Black people can tell if a white person is the type who says nigger when he thinks no one is watching. We know and we warn others about you. –Me, on Facebook last night.
Over the weekend, a story emerged about a chapter of Sigma Alpha Epsilon which was suspended due to racist behavior which was caught on film. For what it’s worth, I was impressed with the swift response from SAE’s National President Brad Cohen, who said “They will be dealt with.”
And dealt with they were. Chapter closed, members evicted from the house, and expulsions are sure to follow. Mr. Cohen’s response doesn’t seem to be the standard response of corporate embarrassment and brand protection. It seems to be genuine disgust. I appreciate that and I wish more fraternal leaders could be trusted to have similar responses.
But the problem is that white people are racist and I can not trust a white person I don’t know to not be racist.
My lack of trust in white people (men in particular) is not unfounded. It is not unreasonable. It is based in the reality of a racist and patriarchal society that was not designed for black excellence. These young men on this bus already have all the privilege in the world. It wasn’t enough to just be white in a space affirming of whiteness. They had to affirm their superiority and their exclusionary beliefs.
Thankfully there was at least one subversive person on the bus who filmed and shared it.
I am glad that the #SAEhatesme movement has begun on social media, but I hope people understand that this is not solely about Sigma Alpha Epsilon. This is about any institution of all-white (on some campuses) or mainly white (on many campuses) people that gets to decide their own membership. When picking a pledge class, a chapter may not be chanting about never taking a nigger, but what’s going on inside them when they do vote? Are they challenging themselves about why they are voting no on a candidate? Are they really checking their privilege?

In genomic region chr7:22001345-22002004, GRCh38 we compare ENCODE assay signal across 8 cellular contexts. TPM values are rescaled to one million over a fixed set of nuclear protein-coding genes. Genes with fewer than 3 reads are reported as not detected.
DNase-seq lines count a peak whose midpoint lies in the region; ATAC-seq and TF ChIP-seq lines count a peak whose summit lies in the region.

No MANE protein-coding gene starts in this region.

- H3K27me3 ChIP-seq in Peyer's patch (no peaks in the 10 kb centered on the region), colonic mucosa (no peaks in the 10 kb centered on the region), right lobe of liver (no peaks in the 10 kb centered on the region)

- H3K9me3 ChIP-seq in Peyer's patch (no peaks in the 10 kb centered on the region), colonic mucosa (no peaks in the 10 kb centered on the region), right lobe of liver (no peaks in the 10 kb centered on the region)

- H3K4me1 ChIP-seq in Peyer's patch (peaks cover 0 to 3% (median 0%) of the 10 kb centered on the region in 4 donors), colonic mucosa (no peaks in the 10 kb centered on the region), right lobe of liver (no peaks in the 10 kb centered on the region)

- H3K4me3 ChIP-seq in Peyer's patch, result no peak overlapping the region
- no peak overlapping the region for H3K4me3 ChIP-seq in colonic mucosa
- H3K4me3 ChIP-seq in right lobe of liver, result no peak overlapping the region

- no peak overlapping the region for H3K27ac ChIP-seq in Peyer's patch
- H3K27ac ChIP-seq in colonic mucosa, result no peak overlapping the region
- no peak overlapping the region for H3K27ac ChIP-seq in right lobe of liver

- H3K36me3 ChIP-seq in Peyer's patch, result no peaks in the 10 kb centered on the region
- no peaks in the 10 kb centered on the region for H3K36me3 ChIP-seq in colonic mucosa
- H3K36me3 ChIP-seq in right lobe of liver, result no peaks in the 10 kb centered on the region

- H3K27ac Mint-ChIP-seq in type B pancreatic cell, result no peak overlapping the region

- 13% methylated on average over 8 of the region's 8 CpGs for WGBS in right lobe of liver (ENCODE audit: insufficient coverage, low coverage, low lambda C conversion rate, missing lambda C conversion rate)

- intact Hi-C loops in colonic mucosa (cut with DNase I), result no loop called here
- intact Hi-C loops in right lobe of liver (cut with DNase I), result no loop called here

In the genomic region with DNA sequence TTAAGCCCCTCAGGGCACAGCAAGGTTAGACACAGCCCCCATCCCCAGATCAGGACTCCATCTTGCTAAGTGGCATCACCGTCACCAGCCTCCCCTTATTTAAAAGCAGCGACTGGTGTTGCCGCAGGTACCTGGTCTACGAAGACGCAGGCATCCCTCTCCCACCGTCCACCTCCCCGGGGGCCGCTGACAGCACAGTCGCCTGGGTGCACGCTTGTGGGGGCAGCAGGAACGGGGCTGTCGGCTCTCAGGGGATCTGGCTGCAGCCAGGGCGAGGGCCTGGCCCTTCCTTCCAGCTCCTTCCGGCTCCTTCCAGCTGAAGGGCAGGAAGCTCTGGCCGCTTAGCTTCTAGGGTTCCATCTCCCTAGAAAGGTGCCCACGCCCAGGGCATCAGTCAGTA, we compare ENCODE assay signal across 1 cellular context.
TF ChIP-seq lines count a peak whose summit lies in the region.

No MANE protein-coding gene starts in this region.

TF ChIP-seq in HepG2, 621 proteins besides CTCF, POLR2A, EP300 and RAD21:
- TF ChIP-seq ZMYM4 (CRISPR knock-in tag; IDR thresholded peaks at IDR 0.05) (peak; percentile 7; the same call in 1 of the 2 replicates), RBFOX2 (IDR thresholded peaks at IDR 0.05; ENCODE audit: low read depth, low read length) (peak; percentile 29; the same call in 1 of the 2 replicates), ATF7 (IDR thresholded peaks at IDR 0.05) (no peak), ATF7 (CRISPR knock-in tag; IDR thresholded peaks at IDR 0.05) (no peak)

Further, are they asking themselves why people of color are not rushing their chapters in the first place?
Do they know that we don’t trust them to do right by us?
I am a Brother of Alpha Phi Omega, one of the most happy-go-lucky fraternal organizations on the planet, and even in our own existence, there have been chapters which have donned black face and had jungle-themed fundraisers. Although this was decades ago, it is definitely documented in our national newsletter.
No institution of white people is immune to racism. But ultimately, my mistrust of white people is not my problem because it is not steeped in racism. It is an evidence-based emotion, signed in the blood of Mike Brown and Eric Garner, with a bullet as the exclamation point. It is on film. It is in print. I don’t trust a white person to not call me nigger behind closed doors.
This is a white person’s problem, not mine. I’m good. I don’t have work to do. White people do. In the words of Olivia Pope:
Earn me. Earn my trust. Show me that you won’t lynch me. Show me that you will teach your boys not to shoot me. Show me that you want me in your fraternities and your country clubs.
Until then… just leave me alone.